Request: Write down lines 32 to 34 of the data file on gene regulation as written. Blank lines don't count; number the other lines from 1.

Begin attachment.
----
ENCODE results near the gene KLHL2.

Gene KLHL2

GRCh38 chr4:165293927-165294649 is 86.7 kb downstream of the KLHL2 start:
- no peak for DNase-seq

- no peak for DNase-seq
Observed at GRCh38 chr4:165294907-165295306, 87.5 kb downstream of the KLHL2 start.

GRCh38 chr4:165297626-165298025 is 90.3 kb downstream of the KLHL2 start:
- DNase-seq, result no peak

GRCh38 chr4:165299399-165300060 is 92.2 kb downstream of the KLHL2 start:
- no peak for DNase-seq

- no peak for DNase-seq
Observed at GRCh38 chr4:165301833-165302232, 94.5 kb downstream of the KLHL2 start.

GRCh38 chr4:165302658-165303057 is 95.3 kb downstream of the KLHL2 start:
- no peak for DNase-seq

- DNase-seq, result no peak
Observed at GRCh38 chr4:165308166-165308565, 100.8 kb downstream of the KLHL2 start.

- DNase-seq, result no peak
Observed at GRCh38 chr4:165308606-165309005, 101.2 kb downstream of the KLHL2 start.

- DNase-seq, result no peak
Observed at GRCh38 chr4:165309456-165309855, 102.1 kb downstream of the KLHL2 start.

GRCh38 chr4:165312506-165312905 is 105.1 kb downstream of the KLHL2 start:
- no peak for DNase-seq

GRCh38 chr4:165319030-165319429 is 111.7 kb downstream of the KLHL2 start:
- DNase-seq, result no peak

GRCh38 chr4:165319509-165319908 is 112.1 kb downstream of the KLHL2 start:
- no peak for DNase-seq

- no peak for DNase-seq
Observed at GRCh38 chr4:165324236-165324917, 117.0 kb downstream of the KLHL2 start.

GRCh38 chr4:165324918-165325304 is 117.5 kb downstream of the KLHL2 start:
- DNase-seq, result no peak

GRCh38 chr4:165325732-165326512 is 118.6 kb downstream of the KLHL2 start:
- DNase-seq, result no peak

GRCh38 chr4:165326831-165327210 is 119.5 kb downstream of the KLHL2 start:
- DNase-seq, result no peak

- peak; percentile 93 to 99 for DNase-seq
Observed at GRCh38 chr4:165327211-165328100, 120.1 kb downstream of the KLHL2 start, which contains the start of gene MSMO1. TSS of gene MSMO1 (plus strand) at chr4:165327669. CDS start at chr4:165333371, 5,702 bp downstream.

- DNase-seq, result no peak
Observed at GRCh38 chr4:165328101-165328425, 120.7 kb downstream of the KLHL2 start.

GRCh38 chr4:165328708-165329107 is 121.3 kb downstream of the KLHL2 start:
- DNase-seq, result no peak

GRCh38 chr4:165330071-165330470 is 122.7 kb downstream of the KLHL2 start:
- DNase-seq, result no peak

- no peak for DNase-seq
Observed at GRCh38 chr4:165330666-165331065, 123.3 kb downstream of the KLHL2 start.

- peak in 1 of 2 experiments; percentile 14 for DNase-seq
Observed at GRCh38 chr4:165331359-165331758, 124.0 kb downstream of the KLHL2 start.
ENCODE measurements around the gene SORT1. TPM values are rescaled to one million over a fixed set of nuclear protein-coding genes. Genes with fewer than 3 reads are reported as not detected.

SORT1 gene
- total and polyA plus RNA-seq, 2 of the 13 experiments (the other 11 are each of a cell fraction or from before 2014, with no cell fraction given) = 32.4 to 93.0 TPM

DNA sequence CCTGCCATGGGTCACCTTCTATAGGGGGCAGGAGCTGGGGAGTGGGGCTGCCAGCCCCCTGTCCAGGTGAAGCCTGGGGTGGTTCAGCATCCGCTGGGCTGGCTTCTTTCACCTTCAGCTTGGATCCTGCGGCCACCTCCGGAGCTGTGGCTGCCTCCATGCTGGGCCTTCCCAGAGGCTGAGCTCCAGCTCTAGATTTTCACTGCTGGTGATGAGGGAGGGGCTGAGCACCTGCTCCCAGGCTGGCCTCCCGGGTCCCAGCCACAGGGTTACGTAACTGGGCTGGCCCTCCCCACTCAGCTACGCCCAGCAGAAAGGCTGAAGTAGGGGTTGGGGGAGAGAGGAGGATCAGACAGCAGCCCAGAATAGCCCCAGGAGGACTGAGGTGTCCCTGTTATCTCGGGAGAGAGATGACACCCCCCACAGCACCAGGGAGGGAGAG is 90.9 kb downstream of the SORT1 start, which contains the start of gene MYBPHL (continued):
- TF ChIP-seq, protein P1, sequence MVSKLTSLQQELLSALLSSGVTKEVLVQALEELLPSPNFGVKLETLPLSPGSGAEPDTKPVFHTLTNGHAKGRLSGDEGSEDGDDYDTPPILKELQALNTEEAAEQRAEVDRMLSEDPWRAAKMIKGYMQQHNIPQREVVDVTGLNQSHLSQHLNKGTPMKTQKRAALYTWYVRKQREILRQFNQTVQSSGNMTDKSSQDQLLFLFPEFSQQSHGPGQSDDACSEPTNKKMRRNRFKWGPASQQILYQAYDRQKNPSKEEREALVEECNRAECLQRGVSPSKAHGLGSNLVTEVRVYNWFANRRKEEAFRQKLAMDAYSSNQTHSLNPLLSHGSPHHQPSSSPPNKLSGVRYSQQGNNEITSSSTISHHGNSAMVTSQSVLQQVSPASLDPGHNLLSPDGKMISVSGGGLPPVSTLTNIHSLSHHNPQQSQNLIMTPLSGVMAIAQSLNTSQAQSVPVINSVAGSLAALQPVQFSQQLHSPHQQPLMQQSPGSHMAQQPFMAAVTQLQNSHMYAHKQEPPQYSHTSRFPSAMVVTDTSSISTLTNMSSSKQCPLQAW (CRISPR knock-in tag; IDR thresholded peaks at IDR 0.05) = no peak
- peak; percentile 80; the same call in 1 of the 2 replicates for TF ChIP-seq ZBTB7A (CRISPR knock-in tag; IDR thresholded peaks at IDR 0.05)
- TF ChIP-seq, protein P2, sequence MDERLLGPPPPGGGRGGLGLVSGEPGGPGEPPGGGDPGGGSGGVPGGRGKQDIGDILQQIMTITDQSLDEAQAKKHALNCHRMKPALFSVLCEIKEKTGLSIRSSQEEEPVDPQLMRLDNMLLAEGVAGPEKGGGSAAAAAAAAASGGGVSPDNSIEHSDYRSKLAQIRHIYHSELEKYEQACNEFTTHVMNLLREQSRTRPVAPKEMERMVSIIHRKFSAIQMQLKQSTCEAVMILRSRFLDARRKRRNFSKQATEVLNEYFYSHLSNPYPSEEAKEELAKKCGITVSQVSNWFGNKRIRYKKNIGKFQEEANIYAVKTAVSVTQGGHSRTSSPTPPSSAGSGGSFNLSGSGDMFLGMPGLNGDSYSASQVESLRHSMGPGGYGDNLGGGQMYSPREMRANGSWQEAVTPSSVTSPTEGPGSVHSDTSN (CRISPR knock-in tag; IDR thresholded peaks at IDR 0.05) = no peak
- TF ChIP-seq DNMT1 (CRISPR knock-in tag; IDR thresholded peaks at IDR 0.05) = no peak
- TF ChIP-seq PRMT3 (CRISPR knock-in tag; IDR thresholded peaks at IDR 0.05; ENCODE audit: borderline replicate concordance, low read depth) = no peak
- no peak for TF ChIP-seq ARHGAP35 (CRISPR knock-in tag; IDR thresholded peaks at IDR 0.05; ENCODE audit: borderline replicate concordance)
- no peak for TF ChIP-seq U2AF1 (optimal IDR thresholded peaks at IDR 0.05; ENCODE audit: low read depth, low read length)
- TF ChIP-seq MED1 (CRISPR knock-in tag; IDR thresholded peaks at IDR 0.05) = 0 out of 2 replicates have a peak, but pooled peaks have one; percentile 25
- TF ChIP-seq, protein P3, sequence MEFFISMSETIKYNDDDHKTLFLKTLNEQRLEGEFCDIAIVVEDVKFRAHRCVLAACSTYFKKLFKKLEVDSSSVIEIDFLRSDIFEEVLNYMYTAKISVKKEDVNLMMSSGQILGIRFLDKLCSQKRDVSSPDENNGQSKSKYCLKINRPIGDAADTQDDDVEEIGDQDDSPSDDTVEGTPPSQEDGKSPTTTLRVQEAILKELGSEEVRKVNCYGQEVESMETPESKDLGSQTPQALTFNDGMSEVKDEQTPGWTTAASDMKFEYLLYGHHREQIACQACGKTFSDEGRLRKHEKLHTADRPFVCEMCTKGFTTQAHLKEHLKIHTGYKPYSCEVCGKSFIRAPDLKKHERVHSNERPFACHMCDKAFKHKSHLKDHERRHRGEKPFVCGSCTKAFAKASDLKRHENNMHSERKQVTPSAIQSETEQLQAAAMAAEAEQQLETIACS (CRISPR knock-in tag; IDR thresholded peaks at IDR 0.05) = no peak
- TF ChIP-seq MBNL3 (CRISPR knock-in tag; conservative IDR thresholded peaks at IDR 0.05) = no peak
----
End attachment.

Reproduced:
- DNase-seq, result no peak

GRCh38 chr4:165326831-165327210 is 119.5 kb downstream of the KLHL2 start:
- DNase-seq, result no peak